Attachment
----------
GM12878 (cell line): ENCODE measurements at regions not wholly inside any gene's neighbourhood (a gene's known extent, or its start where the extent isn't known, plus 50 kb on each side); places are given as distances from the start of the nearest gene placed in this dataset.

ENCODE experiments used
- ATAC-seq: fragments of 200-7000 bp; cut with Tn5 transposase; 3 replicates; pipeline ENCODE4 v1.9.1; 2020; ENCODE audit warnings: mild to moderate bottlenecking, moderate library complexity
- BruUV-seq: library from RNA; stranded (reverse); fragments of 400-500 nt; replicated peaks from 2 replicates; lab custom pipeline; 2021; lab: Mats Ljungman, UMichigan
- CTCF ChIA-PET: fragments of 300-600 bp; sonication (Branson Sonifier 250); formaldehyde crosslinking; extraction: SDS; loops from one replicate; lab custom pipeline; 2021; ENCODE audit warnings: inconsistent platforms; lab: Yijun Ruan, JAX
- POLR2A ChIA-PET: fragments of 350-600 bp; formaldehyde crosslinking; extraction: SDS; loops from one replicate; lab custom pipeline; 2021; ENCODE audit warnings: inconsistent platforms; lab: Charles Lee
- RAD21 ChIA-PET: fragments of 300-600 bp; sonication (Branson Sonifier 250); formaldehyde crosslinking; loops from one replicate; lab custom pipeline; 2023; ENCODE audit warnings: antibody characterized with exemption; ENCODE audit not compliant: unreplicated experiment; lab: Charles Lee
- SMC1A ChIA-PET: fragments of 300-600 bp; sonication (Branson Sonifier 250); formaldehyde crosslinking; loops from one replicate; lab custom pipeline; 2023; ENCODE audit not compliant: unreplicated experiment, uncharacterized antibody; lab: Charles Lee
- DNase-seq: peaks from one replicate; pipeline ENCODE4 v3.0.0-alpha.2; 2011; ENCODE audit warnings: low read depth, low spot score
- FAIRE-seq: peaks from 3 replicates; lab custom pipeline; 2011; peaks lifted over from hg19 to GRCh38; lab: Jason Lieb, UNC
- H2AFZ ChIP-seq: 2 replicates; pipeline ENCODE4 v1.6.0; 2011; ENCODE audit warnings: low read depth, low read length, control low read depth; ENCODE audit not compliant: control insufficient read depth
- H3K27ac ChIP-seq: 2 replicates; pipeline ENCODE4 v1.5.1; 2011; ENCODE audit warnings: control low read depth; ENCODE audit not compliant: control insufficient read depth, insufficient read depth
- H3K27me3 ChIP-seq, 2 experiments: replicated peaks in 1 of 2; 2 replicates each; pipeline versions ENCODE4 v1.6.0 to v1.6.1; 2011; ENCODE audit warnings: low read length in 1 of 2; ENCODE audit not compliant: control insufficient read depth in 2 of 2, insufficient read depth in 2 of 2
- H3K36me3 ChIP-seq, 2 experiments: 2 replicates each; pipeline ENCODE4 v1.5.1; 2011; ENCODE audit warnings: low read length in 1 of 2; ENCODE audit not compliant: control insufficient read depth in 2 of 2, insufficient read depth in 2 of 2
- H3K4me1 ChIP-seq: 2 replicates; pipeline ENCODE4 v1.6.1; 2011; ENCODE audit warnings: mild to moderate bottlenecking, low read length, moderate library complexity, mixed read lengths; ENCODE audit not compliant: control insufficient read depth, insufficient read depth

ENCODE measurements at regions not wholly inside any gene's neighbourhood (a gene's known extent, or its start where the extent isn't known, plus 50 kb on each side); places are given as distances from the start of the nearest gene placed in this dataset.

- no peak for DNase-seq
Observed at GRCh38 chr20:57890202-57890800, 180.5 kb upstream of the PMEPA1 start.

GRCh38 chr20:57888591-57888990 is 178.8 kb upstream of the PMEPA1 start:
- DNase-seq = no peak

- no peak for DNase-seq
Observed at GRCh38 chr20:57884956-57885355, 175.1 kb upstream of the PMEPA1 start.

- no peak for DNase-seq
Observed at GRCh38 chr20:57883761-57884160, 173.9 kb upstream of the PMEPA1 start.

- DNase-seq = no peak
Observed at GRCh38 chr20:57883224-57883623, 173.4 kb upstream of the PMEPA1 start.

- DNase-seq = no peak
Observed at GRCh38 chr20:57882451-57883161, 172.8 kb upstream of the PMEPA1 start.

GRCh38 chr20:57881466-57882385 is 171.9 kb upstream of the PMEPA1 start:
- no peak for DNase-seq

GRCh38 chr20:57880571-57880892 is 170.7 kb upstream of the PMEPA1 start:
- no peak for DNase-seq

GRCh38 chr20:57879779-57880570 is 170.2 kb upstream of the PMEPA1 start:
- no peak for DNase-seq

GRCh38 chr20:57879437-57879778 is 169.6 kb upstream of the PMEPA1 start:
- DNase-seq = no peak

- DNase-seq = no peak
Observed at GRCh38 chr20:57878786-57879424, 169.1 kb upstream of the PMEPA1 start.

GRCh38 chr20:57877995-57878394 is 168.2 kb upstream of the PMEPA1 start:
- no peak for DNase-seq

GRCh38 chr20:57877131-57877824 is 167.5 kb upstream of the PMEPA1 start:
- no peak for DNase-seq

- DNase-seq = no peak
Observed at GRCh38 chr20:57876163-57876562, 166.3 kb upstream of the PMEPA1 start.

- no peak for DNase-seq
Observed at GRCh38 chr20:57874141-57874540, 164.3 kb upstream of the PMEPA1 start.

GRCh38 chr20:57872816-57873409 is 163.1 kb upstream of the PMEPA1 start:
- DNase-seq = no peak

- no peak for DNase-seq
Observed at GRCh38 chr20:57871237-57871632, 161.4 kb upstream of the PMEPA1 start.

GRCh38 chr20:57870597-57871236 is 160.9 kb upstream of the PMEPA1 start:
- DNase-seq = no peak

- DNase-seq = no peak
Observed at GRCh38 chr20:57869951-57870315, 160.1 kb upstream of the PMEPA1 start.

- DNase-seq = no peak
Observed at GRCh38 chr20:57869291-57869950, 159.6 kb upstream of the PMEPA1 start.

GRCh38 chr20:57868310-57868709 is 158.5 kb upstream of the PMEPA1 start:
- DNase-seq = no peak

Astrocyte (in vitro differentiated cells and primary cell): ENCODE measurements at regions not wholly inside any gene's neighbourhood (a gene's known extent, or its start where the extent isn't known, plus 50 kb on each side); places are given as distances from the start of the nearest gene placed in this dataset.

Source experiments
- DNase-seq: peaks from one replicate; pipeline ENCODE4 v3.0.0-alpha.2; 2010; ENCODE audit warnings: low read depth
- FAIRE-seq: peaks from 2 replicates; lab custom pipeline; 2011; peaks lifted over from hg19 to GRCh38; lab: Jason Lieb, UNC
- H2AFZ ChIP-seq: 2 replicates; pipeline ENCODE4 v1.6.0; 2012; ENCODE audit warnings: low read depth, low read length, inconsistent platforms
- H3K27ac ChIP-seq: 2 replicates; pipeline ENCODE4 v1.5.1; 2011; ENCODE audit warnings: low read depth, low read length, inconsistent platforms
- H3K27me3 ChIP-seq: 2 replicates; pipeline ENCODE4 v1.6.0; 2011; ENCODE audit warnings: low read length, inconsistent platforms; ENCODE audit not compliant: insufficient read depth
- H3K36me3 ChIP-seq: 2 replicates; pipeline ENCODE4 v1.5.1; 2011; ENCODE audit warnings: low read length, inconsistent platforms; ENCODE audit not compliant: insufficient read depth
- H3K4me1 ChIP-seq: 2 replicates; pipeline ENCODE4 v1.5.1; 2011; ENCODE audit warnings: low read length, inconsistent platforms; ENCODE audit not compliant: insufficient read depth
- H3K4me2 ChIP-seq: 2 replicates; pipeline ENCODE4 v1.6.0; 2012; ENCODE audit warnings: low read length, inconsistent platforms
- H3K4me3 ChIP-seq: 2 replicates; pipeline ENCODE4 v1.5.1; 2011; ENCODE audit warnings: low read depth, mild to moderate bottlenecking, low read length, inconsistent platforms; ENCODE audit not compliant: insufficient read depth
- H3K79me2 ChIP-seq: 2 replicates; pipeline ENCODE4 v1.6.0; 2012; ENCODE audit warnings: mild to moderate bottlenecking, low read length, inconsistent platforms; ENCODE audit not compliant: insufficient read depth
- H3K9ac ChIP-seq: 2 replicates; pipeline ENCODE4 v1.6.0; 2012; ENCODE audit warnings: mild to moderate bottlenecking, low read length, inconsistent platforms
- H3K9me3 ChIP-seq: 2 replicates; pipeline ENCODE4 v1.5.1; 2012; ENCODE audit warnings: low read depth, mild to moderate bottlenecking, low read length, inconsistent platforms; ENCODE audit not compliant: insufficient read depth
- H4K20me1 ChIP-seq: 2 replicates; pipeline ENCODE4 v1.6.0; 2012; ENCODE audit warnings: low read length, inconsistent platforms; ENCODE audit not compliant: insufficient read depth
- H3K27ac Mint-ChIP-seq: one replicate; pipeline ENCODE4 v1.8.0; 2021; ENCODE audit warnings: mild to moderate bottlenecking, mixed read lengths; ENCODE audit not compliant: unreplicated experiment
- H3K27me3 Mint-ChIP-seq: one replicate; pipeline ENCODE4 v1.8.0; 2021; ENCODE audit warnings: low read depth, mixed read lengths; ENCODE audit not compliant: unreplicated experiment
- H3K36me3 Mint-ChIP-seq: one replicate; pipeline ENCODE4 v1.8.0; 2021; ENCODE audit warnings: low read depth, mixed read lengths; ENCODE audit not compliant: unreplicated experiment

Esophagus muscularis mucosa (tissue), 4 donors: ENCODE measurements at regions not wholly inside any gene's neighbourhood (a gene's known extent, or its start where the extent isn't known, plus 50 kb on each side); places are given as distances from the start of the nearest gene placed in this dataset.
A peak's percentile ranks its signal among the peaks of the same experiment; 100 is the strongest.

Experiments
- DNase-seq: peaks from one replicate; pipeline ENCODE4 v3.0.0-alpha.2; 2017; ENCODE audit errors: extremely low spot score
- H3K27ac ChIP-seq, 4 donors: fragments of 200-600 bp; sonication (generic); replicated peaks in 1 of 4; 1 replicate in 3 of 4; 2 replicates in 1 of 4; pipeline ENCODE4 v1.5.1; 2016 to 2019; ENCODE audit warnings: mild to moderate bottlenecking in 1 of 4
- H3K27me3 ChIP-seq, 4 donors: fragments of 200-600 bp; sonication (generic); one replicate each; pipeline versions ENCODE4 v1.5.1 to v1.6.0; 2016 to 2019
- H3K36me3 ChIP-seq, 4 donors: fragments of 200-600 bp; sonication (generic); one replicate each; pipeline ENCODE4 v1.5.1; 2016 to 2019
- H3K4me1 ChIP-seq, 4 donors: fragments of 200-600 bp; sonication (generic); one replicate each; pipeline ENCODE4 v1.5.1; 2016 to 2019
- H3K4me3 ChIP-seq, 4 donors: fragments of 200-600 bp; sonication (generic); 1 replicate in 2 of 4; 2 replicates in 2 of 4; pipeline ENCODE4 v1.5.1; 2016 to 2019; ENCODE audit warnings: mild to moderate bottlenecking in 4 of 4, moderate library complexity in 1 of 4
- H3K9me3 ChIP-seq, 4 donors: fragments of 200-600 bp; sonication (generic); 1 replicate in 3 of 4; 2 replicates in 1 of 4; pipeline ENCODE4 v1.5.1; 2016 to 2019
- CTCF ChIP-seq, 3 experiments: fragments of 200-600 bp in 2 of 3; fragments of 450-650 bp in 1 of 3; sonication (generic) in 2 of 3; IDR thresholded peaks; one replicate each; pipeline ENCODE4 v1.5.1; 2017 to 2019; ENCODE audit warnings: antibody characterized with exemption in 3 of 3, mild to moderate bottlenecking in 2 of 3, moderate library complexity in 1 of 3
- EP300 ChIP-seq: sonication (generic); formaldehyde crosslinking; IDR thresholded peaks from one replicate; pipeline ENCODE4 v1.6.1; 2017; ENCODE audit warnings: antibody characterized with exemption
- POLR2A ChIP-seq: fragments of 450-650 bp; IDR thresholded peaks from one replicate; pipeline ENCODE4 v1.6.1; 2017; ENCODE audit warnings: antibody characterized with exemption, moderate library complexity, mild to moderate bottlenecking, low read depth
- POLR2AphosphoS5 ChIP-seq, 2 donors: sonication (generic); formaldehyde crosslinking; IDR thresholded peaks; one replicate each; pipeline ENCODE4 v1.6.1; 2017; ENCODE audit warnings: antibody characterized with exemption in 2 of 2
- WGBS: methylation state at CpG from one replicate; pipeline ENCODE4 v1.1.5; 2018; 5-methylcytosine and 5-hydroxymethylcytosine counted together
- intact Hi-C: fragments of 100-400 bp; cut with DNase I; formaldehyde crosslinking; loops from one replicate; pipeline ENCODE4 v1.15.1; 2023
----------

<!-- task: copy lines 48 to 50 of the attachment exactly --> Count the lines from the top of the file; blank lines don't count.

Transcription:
- DNase-seq = no peak

- no peak for DNase-seq
Observed at GRCh38 chr20:57871237-57871632, 161.4 kb upstream of the PMEPA1 start.